obsession. "Every morning I wake up and I listen to Smiley Smile or
Pet Sounds," he says, referring to Brian Wilson's most intricate,
laboriously produced late-sixties albums. Sitting on a sofa -- if you
can call a series of half-on-furniture, half-on-floor
postures "sitting" -- in his living room, he's all good-natured
hyperactivity. "Smiley Smile is like the Beach Boys' White Album," he
says, grasping for a way to convey the record's import. "No. Smiley
Smile is like Sgt. Pepper."
"I live with Brian Wilson," jokes Honda, sitting on the floor and
spreading cream cheese on a bagel.
In a way, there's nothing too surprising about the revelation -- the
Beach Boys' experimental-pop phase is trendy enough these days. But
it was also part of the most heated rivalry of its decade -- one that
involved Sean's own father. Pet Sounds, notes Lennon, "didn't kind of
inspire Sgt. Pepper. It literally did. Like, Paul McCartney heard Pet
Sounds and said, `We ought to do something as good as this.'"
Sean Lennon's own eclectic sound is equally indebted to both camps,
with smatterings of bossa nova, sunny Stevie Wonder-esque soul, and
experimental jazz thrown in. "Home," the album's first single,
conjures John Lennon's approach to melody, George Martin's ornamental
curlicues, and Brian Wilson's tweaked-out harmonies. Such
propensities, though, make Lennon as much a child of his era -- in
which the influence of Pop-with-a-capital-P is as pervasive as it's
been at any point since the sixties -- as of his lineage. It's a
fortunate position, one that allows him to put his patrimony to use
without raising charges of simple appropriation.
Into the Sun was produced by Honda, who also happens to be the
keyboard-playing half of the indie-pop outfit Cibo Matto. "I probably
could have asked for any producer in the world," says Lennon. "Not to
brag, but I have the juice to do that. And I asked for Yuka. She's
the best producer on the planet."
Working with older women has been Lennon's forte for years now -- he
has, after all, spent most of his life as the only child of a single
mother. "As a kid, I was in fact more into my mom's music than my
dad's," Sean recalls. Three years ago, he put that enthusiasm to use,
collaborating with Yoko Ono on the album Rising. "I know every song
she ever wrote. I'm an expert in Yoko Ono's music, basically. So in
the studio, when she'd say something like `Make that guitar part more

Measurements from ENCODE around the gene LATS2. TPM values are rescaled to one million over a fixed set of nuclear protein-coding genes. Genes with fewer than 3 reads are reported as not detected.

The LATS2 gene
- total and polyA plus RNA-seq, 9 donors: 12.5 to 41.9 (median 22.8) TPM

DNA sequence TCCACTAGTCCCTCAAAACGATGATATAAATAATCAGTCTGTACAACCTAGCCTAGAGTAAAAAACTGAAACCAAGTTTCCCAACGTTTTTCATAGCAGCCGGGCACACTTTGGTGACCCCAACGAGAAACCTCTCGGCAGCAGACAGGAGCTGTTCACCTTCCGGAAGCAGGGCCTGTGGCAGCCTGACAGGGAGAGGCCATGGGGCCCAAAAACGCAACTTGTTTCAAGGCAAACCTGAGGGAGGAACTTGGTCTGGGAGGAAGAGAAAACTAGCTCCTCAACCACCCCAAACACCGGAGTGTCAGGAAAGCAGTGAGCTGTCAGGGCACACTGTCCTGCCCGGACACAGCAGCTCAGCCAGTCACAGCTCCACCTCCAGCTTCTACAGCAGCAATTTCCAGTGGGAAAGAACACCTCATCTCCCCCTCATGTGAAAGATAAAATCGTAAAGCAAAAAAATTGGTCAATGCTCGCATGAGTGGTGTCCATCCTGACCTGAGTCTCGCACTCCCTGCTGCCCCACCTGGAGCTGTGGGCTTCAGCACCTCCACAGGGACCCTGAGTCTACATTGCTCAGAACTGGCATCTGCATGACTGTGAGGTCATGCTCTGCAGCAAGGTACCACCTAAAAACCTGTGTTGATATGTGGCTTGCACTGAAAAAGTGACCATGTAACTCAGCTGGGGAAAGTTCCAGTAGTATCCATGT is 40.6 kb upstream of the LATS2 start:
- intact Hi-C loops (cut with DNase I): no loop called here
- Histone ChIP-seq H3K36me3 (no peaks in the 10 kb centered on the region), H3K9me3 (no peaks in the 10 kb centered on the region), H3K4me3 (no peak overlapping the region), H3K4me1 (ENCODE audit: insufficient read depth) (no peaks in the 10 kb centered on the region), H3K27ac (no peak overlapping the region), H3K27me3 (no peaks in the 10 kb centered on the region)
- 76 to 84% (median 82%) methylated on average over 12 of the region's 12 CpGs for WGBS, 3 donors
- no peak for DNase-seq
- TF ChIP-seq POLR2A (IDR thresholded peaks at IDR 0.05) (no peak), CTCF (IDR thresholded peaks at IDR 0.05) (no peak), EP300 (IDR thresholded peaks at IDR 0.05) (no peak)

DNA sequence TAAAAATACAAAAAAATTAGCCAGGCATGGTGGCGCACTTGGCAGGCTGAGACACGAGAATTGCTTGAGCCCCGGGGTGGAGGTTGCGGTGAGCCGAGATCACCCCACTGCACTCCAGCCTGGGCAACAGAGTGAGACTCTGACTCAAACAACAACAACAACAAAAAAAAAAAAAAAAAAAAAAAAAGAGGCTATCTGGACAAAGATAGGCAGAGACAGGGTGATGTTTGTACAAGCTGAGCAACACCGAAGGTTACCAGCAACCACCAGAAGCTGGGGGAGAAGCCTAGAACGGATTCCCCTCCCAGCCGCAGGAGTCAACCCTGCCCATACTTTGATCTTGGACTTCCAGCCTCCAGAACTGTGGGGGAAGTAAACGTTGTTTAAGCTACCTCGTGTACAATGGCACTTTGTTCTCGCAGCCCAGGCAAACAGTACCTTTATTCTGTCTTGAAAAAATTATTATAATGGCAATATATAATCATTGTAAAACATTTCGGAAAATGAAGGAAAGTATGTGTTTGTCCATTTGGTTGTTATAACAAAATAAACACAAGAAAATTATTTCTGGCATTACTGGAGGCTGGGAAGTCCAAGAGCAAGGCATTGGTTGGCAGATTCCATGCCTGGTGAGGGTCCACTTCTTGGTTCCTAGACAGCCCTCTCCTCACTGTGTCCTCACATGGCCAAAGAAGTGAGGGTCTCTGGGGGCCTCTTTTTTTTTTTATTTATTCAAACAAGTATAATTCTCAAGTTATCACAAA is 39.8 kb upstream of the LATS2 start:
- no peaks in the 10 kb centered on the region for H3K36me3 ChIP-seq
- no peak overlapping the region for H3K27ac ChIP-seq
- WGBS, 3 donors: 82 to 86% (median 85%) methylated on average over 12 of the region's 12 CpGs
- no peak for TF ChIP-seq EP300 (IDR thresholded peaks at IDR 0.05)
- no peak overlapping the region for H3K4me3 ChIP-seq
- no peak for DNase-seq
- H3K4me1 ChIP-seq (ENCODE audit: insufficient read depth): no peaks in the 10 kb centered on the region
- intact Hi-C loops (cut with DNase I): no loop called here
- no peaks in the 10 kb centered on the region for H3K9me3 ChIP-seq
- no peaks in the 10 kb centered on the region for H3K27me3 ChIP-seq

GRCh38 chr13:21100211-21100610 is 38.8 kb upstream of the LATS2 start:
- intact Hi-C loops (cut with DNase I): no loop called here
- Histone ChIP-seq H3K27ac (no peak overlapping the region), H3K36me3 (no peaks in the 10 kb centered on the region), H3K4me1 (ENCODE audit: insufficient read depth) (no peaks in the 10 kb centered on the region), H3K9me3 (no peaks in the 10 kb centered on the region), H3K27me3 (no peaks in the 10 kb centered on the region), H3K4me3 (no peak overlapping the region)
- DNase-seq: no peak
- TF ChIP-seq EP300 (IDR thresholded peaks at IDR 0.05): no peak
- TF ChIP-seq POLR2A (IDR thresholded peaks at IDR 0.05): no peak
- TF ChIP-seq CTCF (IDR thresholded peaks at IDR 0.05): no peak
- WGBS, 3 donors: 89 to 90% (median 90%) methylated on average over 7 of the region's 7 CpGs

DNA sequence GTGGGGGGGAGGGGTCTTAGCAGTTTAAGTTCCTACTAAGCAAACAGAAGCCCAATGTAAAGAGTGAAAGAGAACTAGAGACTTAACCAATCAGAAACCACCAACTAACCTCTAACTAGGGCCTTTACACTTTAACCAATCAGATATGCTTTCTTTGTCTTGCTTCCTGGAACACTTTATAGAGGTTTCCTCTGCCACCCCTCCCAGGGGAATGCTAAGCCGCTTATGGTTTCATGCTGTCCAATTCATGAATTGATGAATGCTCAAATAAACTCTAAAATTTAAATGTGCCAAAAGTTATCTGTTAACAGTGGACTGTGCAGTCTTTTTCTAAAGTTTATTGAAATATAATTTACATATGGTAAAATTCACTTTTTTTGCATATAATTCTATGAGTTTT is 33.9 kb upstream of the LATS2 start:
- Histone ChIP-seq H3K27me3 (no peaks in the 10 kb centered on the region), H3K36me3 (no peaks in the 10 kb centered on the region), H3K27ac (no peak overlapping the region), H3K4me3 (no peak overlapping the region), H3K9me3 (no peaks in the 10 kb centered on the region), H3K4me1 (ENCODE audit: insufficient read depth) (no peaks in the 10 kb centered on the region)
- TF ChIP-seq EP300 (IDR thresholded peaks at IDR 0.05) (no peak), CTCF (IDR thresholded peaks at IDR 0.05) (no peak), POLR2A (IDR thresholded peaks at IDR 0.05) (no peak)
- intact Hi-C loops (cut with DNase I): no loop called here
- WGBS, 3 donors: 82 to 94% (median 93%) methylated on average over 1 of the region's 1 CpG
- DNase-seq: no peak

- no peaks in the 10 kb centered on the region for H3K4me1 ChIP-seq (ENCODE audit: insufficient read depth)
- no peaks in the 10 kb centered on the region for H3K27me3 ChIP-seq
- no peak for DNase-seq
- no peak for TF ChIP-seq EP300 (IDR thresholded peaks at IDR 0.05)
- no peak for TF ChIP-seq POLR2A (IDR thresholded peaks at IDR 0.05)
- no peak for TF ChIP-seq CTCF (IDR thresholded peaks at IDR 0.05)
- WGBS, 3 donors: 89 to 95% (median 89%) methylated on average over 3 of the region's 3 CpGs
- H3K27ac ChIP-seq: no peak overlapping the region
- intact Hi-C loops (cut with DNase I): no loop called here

ocean-cricket,' I'd know exactly what she meant."
Defying celebrity-offspring type, Lennon comes across as a
preternaturally well-adjusted being, comfortable discussing his
emotional life -- quirky maternal issues included -- without being an
exhibitionist. "Beyond her just being my mom who I love and adore,
she's also a really good friend," he says. "I'll call her up and be
like, `What do you think of this lyric?' Any decision I have, I'll
ask her about it. And she'll call me about everything else. `I'm
going to the bathroom now.' `I got out of the bathroom, and I'm
drying my hair.' `Okay, now I'm on my way to the door.' I'm like,
Mom, you called me eight times in the last ten minutes."
Despite their unusual bond, mother and son haven't lived together in
a decade: Sean shipped out to a Swiss boarding school at 11; when he
returned, at 15, he enrolled at Dalton and moved into his own
apartment on the seventh floor of the Dakota, down the hall from
Yoko. "It actually kind of ostracized me from the kids I went to
school with," he says. "They'd be like, `Hey, you want to go do whip-
its after school?' `No, I think I'm going to go home and be domestic
with my older Italian girlfriend.'"
For the son of the most influential figure in the history of pop
music, working in the indie-rock idiom -- which, even if it embraces
certain of pop's aesthetic choices, eschews stardom, Top 40 hits, and
other commercial trappings -- might seem an easy out, a way of
escaping inevitable comparisons. And who could blame him? "I read a
review of one of my shows," Lennon says. "And the guy said that I was
not a great guitar player, which is fine because I'm not. But they
never say Bob Dylan isn't a great guitar player. Or they never say
Beck isn't. They never say Lou Reed isn't a great guitar player. None